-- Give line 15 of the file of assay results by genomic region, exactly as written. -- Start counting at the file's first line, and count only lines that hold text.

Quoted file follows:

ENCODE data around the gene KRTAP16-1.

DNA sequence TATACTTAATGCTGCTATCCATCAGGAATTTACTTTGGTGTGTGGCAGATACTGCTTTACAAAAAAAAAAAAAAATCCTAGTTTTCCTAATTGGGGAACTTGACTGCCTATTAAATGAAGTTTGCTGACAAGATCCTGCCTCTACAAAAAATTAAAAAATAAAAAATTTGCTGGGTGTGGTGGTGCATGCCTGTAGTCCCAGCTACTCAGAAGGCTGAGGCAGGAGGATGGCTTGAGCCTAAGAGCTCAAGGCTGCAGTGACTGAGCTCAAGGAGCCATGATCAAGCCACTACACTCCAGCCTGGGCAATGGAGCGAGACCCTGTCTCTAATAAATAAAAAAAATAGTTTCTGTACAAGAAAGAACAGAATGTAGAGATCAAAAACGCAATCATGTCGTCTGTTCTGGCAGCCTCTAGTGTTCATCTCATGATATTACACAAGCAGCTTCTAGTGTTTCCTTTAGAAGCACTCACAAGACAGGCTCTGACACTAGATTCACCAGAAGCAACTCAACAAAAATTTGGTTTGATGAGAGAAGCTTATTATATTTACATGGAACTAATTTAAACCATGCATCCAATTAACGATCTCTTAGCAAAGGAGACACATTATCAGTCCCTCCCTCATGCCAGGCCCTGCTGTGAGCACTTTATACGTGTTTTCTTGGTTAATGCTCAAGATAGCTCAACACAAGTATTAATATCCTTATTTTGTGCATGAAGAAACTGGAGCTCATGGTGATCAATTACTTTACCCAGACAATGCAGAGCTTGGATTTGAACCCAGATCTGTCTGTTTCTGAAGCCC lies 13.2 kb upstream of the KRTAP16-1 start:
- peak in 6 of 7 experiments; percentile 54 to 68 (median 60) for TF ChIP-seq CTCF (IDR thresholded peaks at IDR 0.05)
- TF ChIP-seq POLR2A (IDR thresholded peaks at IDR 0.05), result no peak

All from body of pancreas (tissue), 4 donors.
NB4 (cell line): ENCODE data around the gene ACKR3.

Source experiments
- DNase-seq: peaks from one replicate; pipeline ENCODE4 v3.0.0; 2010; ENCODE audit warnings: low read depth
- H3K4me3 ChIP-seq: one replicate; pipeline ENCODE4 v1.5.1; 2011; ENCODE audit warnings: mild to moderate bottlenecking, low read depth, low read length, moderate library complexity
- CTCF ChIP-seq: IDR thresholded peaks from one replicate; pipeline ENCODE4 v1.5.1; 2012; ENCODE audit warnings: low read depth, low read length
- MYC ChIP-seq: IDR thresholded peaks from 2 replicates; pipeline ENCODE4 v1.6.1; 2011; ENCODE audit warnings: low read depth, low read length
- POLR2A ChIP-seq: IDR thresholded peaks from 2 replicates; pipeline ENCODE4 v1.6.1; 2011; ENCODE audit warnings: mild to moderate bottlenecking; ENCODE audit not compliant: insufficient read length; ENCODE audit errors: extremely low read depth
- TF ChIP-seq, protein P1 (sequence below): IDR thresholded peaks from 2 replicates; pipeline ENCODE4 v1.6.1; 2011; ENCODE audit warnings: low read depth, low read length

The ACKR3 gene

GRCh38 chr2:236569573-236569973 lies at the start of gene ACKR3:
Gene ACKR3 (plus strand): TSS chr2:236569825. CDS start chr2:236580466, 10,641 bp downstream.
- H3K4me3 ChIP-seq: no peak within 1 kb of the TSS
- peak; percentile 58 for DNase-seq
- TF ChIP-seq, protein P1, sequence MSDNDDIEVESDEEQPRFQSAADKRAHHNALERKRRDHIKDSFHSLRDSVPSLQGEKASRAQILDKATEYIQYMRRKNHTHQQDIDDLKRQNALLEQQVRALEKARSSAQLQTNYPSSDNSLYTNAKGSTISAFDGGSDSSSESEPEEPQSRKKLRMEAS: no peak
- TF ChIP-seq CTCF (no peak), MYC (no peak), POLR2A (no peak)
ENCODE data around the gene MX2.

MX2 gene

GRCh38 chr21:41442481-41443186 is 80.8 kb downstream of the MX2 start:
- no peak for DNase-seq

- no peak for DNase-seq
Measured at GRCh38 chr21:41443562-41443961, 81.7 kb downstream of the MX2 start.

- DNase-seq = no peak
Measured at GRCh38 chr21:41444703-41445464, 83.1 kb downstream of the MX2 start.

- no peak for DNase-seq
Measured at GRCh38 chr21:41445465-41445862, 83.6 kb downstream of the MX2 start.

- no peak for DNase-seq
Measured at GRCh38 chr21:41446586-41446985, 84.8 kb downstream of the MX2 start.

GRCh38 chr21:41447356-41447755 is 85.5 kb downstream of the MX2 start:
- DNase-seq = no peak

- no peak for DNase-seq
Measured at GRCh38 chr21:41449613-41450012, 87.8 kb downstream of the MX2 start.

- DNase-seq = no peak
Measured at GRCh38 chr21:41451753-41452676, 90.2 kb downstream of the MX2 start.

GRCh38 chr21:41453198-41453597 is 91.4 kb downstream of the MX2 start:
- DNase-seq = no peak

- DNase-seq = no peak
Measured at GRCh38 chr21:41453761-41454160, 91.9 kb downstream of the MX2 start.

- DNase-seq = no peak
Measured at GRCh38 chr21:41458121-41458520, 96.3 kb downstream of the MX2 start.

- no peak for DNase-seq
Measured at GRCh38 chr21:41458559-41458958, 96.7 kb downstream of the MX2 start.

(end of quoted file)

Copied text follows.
GRCh38 chr2:236569573-236569973 lies at the start of gene ACKR3: